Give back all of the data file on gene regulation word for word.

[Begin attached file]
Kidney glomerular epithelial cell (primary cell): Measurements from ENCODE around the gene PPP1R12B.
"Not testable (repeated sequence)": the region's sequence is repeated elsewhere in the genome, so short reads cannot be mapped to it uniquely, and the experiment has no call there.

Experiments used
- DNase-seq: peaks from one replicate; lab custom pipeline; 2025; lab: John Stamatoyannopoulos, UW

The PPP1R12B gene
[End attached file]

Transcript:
Kidney glomerular epithelial cell (primary cell): Measurements from ENCODE around the gene PPP1R12B.
"Not testable (repeated sequence)": the region's sequence is repeated elsewhere in the genome, so short reads cannot be mapped to it uniquely, and the experiment has no call there.

Experiments used
- DNase-seq: peaks from one replicate; lab custom pipeline; 2025; lab: John Stamatoyannopoulos, UW

The PPP1R12B gene